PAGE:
Mr. Tamagaki directly informed scientists from the U.S. Atomic Energy Commission (AEC) of his study’s results, but his concerns were rejected after the scientists told him that such symptoms might have been due to an infectious disease. Ms. Takahashi said that ABCC obtained information on symptoms observed among those who had entered the city area soon after the bombing from the Japan Post Hiroshima-Teishin Hospital, located in Hiroshima’s Naka Ward, around the same time. “I believe the U.S. researchers must have been interested in this issue. However, as they had to adopt a stance of denying the effects of residual radiation, their decision might have been influenced by a sense that the data were unfavorable for them,” assumed Ms. Takahashi.

Organization’s view has not changed

In 1975, ABCC was reorganized into RERF, which is jointly operated by the governments of Japan and the United States. RERF still supports the view that the effects of residual radiation on the health of people who entered the city shortly after the bombing were insignificant enough to be able to ignore, when considering the entirety of risk for all A-bomb survivors, arguing that the analysis of 4,512 people who entered the city area within one month after the atomic bombing did not provide any evidence of an increased rate of death. Kotaro Ozasa, chief of RERF’s Epidemiology Department, added, “Radiation exposure for individuals is very complicated, given that exposure conditions differ depending on when and where they passed through the city. There is no basis that would allow us to determine whether or not an individual was affected by residual radiation.”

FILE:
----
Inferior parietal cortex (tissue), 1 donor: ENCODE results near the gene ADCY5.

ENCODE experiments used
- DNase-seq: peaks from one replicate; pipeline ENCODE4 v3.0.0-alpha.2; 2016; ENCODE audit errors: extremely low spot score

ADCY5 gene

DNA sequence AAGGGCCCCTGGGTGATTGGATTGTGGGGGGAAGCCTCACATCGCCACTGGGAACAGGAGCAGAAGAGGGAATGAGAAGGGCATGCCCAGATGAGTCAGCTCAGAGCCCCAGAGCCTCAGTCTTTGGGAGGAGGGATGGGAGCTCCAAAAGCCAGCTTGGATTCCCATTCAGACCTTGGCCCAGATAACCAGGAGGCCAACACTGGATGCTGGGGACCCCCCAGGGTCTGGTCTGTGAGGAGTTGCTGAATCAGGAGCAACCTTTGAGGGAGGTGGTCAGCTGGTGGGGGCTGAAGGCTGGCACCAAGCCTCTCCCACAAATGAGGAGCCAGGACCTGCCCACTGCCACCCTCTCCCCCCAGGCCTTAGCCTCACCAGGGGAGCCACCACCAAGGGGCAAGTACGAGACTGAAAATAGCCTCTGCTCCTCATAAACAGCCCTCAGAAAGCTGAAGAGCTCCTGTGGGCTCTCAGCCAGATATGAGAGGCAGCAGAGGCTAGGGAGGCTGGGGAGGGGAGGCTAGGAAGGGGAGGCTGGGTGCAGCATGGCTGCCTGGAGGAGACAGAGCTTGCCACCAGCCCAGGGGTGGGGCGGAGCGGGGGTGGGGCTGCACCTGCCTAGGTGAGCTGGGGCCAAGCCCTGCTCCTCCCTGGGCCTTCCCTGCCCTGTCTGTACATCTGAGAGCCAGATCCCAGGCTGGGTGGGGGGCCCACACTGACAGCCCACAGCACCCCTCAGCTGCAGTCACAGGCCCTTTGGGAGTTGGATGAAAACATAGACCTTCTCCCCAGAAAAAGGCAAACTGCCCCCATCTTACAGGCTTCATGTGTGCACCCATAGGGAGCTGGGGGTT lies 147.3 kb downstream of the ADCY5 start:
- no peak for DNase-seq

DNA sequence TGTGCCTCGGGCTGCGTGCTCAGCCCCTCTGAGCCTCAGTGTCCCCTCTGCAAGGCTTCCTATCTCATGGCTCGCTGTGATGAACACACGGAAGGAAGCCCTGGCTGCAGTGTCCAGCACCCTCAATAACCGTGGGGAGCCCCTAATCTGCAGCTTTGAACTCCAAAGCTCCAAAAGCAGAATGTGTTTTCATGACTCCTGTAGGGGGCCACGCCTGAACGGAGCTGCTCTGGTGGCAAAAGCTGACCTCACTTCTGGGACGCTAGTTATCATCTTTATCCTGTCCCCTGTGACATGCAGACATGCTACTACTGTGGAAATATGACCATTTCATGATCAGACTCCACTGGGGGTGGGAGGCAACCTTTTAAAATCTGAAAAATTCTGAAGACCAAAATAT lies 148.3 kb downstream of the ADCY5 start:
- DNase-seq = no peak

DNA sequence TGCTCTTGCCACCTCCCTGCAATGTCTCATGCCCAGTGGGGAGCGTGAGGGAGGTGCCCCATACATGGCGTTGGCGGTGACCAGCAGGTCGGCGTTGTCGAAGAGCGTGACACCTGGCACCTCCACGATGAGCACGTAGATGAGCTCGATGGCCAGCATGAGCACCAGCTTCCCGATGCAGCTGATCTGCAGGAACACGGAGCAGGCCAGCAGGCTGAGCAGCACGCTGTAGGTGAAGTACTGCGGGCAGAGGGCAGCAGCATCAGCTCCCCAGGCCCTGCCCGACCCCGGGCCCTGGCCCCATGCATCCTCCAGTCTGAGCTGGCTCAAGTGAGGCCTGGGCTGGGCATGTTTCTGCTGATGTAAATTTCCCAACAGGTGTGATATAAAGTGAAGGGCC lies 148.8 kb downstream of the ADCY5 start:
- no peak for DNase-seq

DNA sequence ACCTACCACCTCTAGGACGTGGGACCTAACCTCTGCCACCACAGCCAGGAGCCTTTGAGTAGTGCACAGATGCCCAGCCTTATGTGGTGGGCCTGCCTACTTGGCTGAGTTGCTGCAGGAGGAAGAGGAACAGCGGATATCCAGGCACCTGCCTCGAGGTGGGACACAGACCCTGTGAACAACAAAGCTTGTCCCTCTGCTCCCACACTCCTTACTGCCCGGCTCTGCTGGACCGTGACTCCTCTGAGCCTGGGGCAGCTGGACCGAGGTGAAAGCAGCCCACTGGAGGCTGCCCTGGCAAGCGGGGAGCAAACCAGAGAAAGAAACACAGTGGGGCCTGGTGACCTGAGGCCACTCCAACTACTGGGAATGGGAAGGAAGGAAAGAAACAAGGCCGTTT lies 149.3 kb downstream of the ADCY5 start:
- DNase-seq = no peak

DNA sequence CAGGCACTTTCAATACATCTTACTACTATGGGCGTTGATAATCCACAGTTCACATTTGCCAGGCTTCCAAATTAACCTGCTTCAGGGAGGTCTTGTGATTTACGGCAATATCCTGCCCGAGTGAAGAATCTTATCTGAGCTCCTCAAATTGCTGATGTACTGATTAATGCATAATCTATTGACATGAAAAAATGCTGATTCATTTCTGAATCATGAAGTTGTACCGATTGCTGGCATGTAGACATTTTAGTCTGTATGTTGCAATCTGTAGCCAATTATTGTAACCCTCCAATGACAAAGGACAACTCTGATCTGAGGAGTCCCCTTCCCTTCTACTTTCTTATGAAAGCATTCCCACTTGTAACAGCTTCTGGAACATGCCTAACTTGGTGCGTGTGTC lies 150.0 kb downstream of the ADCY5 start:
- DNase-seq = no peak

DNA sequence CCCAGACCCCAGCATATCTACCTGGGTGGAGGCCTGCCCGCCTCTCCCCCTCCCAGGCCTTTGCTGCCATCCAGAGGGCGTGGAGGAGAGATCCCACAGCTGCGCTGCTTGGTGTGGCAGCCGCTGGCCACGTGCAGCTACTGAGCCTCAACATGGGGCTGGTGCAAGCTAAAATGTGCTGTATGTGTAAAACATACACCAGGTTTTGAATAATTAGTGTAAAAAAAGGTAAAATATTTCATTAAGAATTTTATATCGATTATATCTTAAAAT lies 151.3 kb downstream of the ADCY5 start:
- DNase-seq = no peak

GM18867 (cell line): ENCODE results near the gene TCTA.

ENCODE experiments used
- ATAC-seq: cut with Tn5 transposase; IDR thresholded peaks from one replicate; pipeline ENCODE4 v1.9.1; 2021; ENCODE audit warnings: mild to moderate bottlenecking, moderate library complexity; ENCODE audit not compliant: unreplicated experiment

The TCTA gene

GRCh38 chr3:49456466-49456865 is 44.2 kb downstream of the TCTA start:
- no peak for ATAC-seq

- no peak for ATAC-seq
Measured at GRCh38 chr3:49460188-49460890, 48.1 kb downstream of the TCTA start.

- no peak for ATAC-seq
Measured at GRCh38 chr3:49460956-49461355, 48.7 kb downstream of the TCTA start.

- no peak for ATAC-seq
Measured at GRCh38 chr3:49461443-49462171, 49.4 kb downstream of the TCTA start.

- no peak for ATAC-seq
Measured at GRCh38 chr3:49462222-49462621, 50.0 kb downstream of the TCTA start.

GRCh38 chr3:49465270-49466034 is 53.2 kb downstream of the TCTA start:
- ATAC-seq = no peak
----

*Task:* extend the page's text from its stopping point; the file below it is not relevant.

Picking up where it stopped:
What did local physicians observe when they met with those who had entered the city soon after the bombing? The Chugoku Shimbun visited a hospital in Higashihiroshima to seek more information about Koji Takeshima (who died at the age of 90 in 2007), a physician who worked at ABCC from 1947 to 1954 and was also involved in the study. Yuji Takeshima, 56, Mr. Takeshima’s oldest son who serves as the hospital director, answered our questions.

“My father told me that he had worked on the research by cutting into his sleeping time,” said Yuji. Tetsuyuki Takeshima, Koji’s younger brother who worked at the Hiroshima prefectural government offices, was killed in the atomic bombing. Ayame Takeshima, his older sister (who died at the age of 101 in 2015) entered Hiroshima after the bombing to find her brother. Speculating about his father’s feelings, Yuji explained, “He must have also wanted to identify the effects of residual radiation for the sake of his sister.”

Mr. Woodbury’s report has attached to it a report written by Mr. Takeshima in April 1953 and addressed to the ABCC chairman at the time. It reads, “It is of course impossible to ascribe the symptoms shown in these cases to residual radiation; yet several are quite consistent with radiation damage.” His words imply his frustration about being caught between two differing opinions: his organization’s official stance and his own realization as a physician in Hiroshima.

(Originally published on January 4, 2021)